“The IJC informed the governments that ‘the Commission has determined that Plan 2007 is not a practical option for implementation and concludes that the regulation of water levels and flows should be based on a revised set of goals and objectives and criteria, specifically moving towards more natural flows to benefit the environment, while respecting other interests.’”

(International Joint Commission (2014). Lake Ontario St. Lawrence River Plan 201: Protecting against extreme water levels, restoring wetlands and preparing for climate change.)

 

 

So that was the end of that. But the trough was merely re-filled with taxpayer millions and the scientists and politicians got back to work on what would become Plan 2014, a strategy that would better take into account the desires of a broader range of interested parties, have its foundation lain on sounder science, bring the lakes closer to natural levels of variability and take into account more recent climate models for good measure.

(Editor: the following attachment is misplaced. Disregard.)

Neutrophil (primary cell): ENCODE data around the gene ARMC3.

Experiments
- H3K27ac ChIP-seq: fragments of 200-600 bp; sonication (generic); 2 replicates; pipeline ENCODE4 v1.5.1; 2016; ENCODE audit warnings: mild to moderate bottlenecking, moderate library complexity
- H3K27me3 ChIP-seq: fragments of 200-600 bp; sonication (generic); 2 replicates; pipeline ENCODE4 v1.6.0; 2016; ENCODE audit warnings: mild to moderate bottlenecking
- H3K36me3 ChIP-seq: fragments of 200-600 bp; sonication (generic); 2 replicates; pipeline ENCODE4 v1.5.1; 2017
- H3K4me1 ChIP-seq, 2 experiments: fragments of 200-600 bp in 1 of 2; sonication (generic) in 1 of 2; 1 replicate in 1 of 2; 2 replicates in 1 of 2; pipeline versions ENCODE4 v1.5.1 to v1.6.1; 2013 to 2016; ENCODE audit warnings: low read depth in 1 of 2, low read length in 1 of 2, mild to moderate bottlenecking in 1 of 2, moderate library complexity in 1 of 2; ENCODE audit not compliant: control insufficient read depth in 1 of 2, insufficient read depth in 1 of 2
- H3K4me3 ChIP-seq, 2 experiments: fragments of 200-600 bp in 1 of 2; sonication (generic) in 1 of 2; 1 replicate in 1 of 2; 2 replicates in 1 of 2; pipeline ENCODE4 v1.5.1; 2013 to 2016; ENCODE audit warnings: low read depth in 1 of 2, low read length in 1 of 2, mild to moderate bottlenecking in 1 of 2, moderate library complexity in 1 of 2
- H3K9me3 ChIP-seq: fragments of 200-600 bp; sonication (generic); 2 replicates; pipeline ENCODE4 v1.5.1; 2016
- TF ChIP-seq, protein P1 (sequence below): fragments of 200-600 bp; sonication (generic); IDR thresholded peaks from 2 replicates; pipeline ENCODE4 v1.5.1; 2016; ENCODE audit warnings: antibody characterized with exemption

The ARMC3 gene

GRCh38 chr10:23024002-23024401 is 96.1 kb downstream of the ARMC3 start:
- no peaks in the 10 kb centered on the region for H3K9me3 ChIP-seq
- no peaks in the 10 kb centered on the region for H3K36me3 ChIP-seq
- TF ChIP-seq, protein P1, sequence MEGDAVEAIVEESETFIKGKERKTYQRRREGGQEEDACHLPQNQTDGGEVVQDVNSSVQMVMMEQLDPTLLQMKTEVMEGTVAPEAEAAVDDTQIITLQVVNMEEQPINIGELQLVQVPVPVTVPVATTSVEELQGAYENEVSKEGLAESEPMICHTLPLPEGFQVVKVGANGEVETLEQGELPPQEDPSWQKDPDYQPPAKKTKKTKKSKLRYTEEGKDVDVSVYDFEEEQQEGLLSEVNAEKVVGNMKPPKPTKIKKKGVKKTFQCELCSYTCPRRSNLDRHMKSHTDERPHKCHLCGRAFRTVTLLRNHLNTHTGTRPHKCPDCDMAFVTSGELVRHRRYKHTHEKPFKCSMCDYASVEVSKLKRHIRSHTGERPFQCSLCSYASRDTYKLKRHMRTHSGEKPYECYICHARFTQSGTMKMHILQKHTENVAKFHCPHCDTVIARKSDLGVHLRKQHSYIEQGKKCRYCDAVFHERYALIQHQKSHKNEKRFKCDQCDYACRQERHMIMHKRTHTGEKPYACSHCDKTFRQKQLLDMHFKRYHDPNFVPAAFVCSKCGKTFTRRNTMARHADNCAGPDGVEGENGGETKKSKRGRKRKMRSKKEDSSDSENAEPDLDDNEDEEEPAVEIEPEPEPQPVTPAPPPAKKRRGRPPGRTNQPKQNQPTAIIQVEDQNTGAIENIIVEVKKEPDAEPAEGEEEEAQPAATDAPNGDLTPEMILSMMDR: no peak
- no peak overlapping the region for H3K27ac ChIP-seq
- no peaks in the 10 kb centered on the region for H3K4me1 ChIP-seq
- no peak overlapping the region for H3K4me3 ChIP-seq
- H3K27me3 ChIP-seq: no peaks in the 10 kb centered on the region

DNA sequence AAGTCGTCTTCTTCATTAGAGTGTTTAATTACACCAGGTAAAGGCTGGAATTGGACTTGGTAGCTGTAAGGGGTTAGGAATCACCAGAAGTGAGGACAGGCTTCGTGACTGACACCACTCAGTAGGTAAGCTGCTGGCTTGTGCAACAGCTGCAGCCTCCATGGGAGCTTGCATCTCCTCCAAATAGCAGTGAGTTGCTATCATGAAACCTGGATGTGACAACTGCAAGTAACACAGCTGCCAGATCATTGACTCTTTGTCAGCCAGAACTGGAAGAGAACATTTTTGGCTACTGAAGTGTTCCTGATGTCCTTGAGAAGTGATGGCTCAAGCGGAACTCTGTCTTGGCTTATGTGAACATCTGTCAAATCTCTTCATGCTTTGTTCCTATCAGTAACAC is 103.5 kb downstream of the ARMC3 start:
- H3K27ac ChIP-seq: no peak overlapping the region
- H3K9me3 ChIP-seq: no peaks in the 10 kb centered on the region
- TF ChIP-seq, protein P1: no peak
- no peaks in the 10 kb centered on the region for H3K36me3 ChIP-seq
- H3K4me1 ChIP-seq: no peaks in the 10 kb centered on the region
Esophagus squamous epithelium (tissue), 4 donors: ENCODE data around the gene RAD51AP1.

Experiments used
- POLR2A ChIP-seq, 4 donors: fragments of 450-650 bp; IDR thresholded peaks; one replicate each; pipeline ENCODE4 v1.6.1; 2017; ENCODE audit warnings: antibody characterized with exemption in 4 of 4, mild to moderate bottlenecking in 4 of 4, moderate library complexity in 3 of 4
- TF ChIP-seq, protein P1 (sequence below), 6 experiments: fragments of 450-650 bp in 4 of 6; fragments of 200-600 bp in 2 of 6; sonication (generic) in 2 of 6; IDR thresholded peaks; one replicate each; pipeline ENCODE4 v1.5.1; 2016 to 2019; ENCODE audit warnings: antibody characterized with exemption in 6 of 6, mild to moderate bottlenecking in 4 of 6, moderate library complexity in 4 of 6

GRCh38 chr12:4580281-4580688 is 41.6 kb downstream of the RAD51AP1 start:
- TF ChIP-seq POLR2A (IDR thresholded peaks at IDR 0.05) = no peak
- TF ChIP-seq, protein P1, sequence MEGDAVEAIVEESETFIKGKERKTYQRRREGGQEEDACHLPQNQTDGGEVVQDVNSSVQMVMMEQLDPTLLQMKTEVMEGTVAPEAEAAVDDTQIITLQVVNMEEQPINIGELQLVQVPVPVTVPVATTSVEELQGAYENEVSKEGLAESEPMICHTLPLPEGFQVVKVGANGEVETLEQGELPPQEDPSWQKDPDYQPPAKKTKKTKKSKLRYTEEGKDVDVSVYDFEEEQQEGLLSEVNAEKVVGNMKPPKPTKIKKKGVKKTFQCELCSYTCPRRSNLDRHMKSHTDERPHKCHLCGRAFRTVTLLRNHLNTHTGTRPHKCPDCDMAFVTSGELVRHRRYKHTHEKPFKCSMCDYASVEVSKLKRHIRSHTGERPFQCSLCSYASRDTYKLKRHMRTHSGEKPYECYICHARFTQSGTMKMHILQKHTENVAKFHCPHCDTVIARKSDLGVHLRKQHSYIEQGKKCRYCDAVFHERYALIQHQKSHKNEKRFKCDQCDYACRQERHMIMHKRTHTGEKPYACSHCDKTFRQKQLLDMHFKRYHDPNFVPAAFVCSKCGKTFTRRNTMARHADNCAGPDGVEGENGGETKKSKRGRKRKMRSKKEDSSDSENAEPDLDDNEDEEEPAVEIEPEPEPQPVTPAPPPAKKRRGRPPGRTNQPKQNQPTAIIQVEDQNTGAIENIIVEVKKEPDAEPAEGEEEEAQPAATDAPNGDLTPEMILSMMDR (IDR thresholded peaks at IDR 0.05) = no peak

Plan 2014 went into effect in 2016, to the applause of only a few organizations like the International Joint Commission. More than a few tears were likely shed as memories flooded to mind of whole careers built since work toward Plan 2014 had begun. The future was bright though. After all the millions “invested” and years of assiduous labor, Lake Ontario would be put right.